On certiorari. Respondent's appeal from judgment of the Supreme Court (12 N.J. Mis. R. 301), which dismissed the writ and affirmed the judgment of the Common Pleas Court of Passaic county, which, in turn affirmed the findings of the workmen's compensation bureau in favor of petitioner. Affirmed.
For the respondent, Nathan Rabinowitz, Marcus & Levy (Isadore Rabinowitz, of counsel).
For the appellant, Joseph C. Paul.
The opinion of the court was delivered by
PERSKIE, J. This is a workmen's compensation case. The deputy compensation commissioner, John J. Stahl, found among other things that on October 20th, 1931, respondent was employed by appellant as a weaver, and had been so employed for a period of seven years prior thereto. That on the last mentioned date she suffered personal injuries as a result of an accident which arose out of and in the course of her employment; and made an award in her favor, &c. Respondent has since died. An appeal was taken from the award of the compensation bureau to the Common Pleas Court of Passaic county, and was there sustained. The judgment of the last mentioned court was, on certiorari, removed to the Supreme Court.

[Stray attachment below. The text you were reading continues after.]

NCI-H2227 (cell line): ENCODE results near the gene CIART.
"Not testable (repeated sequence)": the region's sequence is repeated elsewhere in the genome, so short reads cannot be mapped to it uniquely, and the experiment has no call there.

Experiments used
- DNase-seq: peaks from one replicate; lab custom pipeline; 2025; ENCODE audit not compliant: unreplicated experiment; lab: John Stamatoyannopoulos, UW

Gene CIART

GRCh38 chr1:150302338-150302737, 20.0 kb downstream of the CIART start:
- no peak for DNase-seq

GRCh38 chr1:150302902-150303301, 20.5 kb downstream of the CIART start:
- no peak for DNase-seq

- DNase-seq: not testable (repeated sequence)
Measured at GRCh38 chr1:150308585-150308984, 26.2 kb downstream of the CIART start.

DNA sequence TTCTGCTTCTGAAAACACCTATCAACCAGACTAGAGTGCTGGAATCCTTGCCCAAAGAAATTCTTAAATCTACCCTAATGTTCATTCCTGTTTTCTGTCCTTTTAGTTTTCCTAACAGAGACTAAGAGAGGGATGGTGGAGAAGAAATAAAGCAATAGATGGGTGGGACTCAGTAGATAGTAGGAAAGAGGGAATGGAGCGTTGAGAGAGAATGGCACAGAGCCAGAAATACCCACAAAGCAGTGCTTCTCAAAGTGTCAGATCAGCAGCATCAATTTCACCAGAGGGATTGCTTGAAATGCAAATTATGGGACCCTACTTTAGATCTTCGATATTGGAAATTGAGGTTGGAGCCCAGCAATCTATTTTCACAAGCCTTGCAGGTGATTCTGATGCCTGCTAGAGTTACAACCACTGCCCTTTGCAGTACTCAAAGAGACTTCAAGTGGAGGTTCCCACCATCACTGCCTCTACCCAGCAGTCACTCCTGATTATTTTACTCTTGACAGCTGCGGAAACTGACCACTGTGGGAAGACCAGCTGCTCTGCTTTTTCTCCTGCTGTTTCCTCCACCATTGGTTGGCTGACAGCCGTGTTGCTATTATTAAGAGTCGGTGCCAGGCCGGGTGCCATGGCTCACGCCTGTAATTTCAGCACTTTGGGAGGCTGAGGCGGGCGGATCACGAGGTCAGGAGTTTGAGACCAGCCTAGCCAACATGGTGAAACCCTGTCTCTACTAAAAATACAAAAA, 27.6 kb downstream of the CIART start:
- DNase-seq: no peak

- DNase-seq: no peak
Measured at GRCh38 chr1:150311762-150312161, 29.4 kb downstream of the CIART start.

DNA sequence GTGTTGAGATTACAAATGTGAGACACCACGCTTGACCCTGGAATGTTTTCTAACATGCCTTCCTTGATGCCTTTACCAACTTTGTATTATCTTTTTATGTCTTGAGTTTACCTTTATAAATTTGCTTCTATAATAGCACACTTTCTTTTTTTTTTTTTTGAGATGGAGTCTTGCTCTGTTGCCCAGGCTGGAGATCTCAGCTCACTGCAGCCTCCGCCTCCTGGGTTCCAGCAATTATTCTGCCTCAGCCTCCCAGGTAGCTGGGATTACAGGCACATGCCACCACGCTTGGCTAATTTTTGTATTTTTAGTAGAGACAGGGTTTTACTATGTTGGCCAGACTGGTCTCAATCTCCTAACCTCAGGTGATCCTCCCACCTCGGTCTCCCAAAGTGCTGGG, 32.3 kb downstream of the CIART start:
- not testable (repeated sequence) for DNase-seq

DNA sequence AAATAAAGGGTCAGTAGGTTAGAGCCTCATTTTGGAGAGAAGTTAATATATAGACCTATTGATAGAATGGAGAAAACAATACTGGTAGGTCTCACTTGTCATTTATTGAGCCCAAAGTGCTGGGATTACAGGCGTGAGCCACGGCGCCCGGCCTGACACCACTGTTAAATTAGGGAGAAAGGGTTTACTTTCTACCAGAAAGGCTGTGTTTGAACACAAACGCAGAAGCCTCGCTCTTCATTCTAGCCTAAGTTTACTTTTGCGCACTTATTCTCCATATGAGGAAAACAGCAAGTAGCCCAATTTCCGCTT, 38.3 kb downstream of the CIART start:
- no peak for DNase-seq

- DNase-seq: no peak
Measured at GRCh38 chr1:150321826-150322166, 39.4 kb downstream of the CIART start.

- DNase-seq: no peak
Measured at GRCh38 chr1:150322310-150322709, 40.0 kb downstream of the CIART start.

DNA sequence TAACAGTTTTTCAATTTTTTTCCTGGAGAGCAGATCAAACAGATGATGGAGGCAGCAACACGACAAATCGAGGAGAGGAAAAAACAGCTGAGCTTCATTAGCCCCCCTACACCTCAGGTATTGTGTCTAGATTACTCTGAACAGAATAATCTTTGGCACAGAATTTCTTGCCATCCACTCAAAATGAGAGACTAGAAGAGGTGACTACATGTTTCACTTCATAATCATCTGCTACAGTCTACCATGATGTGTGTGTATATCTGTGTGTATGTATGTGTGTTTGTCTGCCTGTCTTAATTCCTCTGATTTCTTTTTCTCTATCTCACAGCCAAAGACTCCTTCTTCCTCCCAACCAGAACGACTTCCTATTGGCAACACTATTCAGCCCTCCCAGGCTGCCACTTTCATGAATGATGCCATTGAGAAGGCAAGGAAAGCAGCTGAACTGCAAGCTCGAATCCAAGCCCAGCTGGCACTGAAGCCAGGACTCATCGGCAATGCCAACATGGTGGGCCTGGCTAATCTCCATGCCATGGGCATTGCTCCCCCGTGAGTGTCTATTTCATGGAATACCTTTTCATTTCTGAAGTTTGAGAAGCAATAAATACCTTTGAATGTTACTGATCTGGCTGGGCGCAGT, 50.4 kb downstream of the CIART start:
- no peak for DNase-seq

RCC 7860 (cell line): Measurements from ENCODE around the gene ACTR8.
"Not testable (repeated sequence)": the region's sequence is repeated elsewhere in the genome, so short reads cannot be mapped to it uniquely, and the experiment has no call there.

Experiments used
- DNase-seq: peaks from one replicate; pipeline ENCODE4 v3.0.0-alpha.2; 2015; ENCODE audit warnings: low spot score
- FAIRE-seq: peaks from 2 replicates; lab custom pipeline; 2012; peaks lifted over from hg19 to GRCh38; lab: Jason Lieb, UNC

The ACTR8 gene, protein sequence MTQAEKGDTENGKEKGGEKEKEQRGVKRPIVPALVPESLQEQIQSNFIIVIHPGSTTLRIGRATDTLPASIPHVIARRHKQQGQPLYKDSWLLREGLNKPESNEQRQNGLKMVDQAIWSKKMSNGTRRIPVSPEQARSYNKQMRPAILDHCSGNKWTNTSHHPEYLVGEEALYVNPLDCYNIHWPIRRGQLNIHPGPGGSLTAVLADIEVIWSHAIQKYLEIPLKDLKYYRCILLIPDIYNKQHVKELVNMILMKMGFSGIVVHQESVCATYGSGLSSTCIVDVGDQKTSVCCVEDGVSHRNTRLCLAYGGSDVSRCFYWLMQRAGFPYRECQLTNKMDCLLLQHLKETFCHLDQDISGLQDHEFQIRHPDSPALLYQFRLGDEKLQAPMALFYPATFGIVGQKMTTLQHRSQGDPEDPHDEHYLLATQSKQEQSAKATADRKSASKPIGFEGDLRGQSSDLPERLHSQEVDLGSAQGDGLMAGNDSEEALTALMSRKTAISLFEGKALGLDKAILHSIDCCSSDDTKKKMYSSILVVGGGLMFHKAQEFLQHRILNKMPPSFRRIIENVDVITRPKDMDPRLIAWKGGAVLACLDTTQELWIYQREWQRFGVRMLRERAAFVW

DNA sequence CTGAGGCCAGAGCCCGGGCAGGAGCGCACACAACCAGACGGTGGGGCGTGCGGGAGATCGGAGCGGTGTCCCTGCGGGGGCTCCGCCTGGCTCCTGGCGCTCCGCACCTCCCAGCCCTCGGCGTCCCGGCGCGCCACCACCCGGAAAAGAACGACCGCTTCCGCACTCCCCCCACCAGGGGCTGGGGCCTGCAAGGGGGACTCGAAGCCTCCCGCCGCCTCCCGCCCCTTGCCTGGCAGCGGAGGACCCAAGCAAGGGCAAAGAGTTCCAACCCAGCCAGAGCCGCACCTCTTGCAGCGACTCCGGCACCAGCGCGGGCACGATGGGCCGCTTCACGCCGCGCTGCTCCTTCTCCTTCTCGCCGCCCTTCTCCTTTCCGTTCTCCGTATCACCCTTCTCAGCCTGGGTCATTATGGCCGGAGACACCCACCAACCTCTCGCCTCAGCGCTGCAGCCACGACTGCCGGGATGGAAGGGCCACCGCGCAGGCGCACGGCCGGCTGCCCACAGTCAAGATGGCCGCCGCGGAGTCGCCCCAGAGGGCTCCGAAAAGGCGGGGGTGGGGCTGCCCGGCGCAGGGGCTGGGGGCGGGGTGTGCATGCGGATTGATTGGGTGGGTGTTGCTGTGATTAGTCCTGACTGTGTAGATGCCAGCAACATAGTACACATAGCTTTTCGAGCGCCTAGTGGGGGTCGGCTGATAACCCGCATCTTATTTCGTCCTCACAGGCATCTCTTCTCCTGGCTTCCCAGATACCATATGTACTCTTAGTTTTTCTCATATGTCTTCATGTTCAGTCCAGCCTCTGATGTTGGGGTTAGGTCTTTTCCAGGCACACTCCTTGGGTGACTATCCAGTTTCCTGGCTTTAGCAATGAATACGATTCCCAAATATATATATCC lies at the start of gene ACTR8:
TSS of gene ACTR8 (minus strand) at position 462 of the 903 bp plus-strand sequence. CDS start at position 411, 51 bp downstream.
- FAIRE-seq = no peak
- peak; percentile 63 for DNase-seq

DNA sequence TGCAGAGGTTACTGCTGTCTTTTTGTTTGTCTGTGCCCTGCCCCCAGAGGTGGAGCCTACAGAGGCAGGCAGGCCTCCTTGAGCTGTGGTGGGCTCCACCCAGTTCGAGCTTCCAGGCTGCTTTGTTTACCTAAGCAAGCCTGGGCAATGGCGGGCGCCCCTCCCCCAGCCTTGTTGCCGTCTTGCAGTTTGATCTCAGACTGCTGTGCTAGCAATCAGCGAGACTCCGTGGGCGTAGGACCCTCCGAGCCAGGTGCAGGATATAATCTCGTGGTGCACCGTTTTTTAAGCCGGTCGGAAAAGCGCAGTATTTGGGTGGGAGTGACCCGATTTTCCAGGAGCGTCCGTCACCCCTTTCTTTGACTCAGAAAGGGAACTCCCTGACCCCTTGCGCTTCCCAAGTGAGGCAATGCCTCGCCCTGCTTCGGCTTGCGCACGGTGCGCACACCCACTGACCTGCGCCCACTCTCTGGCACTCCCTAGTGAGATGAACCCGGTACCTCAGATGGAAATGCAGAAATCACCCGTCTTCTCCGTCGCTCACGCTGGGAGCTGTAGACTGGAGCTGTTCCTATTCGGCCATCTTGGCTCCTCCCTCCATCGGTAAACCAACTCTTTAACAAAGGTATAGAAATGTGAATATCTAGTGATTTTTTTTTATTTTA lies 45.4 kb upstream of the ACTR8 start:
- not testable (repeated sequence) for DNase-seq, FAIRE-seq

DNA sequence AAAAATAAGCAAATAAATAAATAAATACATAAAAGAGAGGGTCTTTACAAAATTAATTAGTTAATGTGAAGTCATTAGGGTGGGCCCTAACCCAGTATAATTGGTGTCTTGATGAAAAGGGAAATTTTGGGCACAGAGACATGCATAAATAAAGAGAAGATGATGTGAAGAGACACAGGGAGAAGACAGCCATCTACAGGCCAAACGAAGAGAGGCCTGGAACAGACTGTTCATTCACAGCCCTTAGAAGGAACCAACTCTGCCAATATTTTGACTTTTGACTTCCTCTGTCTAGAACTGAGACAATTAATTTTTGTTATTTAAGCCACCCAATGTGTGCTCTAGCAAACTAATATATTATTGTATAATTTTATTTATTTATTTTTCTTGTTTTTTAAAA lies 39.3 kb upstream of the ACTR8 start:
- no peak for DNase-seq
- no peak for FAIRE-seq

Our reports are replete with decisions which clearly state and restate the law applicable in such cases. The following are a few of the many typical cases:
In Pearson v. Armstrong Cork Co., 6 N.J. Mis. R. 976, the Supreme Court held (at p. 978):
"Where two independent and distinct tribunals such as these have examined the facts and heard the testimony we do not think that a conclusion so reached should be lightly disturbed by this court upon a mere inspection of the written word, where there is ample support in the testimony for the conclusion so reached, and we therefore are of the opinion that such conclusion should stand undisturbed."
In Mountain Ice Co. v. Durkin, 6 N.J. Mis. R. 1111; affirmed, 105 N.J.L. 636, the Supreme Court held (at p. 1113):
"What was said by this court in a recent case (not yet reported, Pearson v. Armstrong Cork Co., No. 207, October term, 1928) is pertinent; when two independent and distinct tribunals, such as these, have examined the facts and heard the testimony, we do not think that a conclusion so reached should be lightly disturbed by this court."
See, also, Berman v. Levenstein, 9 N.J. Mis. R. 378, 380; Phillips v. Federated Metals Corp., 12 Id. 160.
The following points were argued before the ...